Fashion / Members Exclusive

“I spent the first two years of my life in a refugee camp": Swedish stylist Billy Lobos on discovering the power of authenticity

By Sagal Mohammed
Billy Lobos by iga drobis

Photo: Iga Drobisz

The rising star and Fashion Awards nominee has an honest chat to Vogue Scandinavia about the sad realities of elitism and the toxic belief in Eurocentric beauty standards as superior

Swedish-Chilean stylist and creative director Billy Lobos is among the British Fashion Council’s 2021 ‘Ne Wave: Creatives’ line-up for the annual Fashion Awards in London — a career highlight set to elevate his professional status on a global scale. With a decade in the business already under his belt, Lobos is no stranger to the ever-evolving nature of fashion and the cultural landscape. One thing he prides himself in, however, is authenticity — something he has learnt to embrace now more than ever.

“My style describes who I am,” Lobos tells Vogue Scandinavia. “I’m very influenced by my family. My mother is very glam, my dad is a rocker — he always took me to punk concerts growing up — and my sisters love HipHop and R&B, so I’ve taken inspiration from all of them.” Growing up, his biggest muse of all was his uncle, who had a reputation as a powerful gangster in Sweden. “My uncle died eight years ago but he had the best style in the world,” he recalls. “There was no one like him. He would always show up in the craziest outfits, big coats, big jewellery, he had long hair and tattoos all over his body. He is still my biggest inspiration till this day.”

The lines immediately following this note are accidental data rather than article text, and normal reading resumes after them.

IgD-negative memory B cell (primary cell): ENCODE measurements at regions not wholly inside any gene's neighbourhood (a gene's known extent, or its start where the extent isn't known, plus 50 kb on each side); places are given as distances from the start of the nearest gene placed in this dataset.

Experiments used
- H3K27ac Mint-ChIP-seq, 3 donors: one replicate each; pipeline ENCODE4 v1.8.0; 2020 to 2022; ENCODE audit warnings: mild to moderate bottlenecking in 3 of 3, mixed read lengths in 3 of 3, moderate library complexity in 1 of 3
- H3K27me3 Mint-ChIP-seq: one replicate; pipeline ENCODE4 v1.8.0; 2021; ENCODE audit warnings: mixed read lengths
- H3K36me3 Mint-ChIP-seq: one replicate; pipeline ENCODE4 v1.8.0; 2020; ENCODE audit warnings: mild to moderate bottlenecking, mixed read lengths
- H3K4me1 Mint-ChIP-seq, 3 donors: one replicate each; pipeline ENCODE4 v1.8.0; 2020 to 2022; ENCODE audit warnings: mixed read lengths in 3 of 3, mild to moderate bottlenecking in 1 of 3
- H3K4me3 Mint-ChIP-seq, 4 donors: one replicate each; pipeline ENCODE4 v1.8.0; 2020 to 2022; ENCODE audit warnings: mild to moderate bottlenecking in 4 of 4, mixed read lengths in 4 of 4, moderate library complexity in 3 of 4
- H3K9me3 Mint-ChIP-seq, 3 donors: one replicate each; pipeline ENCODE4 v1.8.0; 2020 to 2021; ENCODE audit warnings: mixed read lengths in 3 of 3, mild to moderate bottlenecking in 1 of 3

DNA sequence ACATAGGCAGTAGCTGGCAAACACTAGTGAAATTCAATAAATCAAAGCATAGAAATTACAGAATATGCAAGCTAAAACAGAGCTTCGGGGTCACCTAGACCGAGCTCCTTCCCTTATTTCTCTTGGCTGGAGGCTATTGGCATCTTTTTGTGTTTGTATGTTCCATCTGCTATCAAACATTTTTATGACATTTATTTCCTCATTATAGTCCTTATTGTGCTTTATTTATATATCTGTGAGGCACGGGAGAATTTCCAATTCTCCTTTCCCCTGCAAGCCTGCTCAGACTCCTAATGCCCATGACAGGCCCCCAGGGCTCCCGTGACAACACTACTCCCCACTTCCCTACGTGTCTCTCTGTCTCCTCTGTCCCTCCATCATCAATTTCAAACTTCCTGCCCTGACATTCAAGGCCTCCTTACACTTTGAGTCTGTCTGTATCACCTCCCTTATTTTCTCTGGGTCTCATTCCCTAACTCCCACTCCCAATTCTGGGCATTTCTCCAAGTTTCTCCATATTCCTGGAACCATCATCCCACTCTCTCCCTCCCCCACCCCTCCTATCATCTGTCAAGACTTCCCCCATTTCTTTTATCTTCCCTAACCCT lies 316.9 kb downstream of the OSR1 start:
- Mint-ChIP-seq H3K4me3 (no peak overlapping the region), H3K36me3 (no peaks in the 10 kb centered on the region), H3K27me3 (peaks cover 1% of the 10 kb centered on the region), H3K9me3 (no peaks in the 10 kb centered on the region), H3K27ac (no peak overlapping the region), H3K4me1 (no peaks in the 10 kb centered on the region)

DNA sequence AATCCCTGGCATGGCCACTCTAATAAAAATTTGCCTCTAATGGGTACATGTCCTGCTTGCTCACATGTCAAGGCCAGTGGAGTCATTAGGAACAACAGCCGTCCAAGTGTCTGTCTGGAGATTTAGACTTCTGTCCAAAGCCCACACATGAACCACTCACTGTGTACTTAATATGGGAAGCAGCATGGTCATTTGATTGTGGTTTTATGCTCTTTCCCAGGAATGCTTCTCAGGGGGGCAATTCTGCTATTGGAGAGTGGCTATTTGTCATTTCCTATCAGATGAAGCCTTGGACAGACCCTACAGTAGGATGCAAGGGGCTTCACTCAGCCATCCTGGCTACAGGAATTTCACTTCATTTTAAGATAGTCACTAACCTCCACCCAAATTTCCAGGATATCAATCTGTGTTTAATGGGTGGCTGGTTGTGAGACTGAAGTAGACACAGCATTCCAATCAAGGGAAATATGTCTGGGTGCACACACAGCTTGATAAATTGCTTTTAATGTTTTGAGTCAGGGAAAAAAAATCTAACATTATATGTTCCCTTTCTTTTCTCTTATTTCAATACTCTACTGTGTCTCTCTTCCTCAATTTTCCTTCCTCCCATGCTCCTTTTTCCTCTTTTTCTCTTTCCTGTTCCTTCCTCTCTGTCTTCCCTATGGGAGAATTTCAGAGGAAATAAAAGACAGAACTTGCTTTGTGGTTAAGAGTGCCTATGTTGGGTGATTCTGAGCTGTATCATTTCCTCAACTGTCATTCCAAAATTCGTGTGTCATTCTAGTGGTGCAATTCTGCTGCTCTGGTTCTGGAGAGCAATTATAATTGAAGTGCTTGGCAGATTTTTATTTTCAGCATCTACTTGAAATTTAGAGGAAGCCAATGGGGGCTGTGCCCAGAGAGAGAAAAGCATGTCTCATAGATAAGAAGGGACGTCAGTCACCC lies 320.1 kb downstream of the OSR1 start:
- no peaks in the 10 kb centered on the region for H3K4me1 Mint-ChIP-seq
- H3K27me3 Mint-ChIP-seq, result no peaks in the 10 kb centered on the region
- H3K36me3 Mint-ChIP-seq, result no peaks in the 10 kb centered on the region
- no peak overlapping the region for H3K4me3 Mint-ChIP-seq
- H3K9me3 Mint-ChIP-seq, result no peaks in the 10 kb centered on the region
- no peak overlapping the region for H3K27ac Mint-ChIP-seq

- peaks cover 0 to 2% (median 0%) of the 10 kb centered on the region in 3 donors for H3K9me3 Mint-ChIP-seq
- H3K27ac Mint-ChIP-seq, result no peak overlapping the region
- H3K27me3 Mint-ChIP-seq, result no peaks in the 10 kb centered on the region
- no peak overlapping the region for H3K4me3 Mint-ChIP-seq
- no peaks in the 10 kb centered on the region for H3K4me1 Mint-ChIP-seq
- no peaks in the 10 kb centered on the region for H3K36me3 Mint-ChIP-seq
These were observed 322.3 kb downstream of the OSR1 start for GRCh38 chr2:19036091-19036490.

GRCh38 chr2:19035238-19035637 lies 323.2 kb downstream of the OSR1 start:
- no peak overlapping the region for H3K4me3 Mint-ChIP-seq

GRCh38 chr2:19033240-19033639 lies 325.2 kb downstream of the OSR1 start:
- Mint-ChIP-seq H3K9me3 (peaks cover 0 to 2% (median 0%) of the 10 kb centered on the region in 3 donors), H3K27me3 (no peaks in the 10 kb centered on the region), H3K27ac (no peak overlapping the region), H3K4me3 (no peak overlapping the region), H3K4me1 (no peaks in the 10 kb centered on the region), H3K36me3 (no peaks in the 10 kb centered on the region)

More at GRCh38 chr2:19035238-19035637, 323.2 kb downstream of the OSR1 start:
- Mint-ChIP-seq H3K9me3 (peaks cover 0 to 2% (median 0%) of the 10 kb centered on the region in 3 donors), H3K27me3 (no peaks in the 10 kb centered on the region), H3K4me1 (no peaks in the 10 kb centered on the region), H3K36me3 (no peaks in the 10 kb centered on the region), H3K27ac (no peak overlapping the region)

Billy Lobos by iga drobisz

Photo: Iga Drobisz

Lobos was born in a refugee centre in Sweden, where his parents came to seek asylum after leaving conflict in Chile. Growing up, he faced endless othering and discrimination as a Latino in Scandinavia. “I spent the first two years of my life in a refugee camp but it didn’t feel like that to me. My parents called it ‘El Campo’ whenever they’d talk about our time there and I’ve only ever thought of it as this beautiful place, this family house I was born in together with a lot of other Chileans, who to this day are my best friends and consider them as my own family. It was only a few years ago I discovered what El Campo actually was,” he remembers. Having immigrant parents that didn’t speak the language or understand the culture in Sweden made the experience of integrating difficult but Lobos credits this for shaping the individual he is today.

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